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India Telecom Exec Sees ATSC 3.0 On Mobile Devices Driving Societal Benefits

Pamela Kumar
TDSI Director General Pamela Kumar (Image credit: Pamela Kumar)

An organization mandated for developing telecommunications standards in India is in talks with the Advanced Television Systems Committee to collaborate on development of broadcast/broadband convergence standard in India, and the organization's director general thinks the ATSC standard holds a lot of promise. 

Earlier this year, the Telecommunications Standards Development Society, India, (TSDSI) and the ATSC signed an agreement that enables adoption of ATSC standards on mobile devices in India. A trial is ongoing in Bangalore with early demonstrations involving Indian public service broadcaster Prasar Bharati. 

TSDSI Director General- Ms Pamela Kumar is hopeful the international community will rally around the ATSC 3.0 standard and make it part of 3GPP, the 3rd Generation Partnership Project, a coalition of seven telecommunications standards development organizations, including TSDSI. Doing so will expedite adoption of 3.0 in the mobile phones in India, she says.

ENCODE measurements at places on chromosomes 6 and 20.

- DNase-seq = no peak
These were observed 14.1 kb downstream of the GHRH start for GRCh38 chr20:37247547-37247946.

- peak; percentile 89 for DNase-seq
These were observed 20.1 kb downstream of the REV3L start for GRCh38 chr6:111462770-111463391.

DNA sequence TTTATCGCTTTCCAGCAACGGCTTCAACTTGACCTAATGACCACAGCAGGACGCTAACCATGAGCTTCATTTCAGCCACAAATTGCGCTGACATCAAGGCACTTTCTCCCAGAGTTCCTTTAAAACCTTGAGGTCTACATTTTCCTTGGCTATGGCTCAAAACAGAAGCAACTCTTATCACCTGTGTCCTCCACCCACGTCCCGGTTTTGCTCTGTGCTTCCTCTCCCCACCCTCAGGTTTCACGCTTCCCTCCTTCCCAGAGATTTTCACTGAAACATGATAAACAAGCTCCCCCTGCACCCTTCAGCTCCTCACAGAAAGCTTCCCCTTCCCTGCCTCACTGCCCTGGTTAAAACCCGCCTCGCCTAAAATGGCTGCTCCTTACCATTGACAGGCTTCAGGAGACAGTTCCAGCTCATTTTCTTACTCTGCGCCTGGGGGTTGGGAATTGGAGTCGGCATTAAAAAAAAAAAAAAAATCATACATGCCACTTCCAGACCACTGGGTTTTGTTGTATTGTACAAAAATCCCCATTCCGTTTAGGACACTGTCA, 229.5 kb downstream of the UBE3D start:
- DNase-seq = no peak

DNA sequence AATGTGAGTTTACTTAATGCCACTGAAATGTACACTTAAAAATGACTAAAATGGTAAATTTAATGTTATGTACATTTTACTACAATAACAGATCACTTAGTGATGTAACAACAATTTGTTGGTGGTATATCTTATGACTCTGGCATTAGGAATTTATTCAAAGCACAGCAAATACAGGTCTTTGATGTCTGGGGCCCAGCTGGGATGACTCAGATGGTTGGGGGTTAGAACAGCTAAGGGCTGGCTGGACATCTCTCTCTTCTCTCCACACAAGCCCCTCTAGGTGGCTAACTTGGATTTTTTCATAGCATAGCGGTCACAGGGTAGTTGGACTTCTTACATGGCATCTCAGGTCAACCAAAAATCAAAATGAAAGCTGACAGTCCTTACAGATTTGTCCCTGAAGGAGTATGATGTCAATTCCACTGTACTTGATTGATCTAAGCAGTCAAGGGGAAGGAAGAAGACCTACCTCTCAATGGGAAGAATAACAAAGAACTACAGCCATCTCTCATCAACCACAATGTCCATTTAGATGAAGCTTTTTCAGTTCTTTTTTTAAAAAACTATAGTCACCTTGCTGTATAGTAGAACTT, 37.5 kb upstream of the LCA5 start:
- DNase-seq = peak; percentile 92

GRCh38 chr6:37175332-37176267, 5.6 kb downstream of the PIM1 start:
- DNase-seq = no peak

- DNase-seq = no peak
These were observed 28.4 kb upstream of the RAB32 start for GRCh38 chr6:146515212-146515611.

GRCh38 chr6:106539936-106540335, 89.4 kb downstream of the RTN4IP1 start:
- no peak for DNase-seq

Kumar recently visited the United States and during her trip spoke with TVTech about these developments, the role of mobile phones in Indian life, how 3.0 could play a key role in Indian education and healthcare and why convergence of television and telecom in India holds great promise.

(An edited transcript.)

TVTech: In the U.S., many broadcasters think of ATSC 3.0 in terms of television. But the signal is so robust that it can be received by mobile phones as well. Could you describe how TV on mobile phones fits into a possible use case in India?

Pamela Kumar: We don’t have regular TV that you can watch on smartphones or cell phones yet. We need these new standards, and this [ATSC 3.0] is the new technology. 

People do leverage smartphones in a lot of ways. I’ve seen that even during the Olympics, people were privately taking videos and posting them… [of] some of the events that Indians were participating in. So there is a very important, latent need and desire that TVs should be available because there’s more easy access to smartphones with every person. I think there are more than 1 billion smartphones in the country now.

TVT: So where does ATSC 3.0 stand in India?

PK: The importance of 3.0 comes from the fact that there is so much content that’s becoming available now that’s being watched on the cell phone and being downloaded to various applications and services that people are taking on. So, the cellular networks are really getting crowded.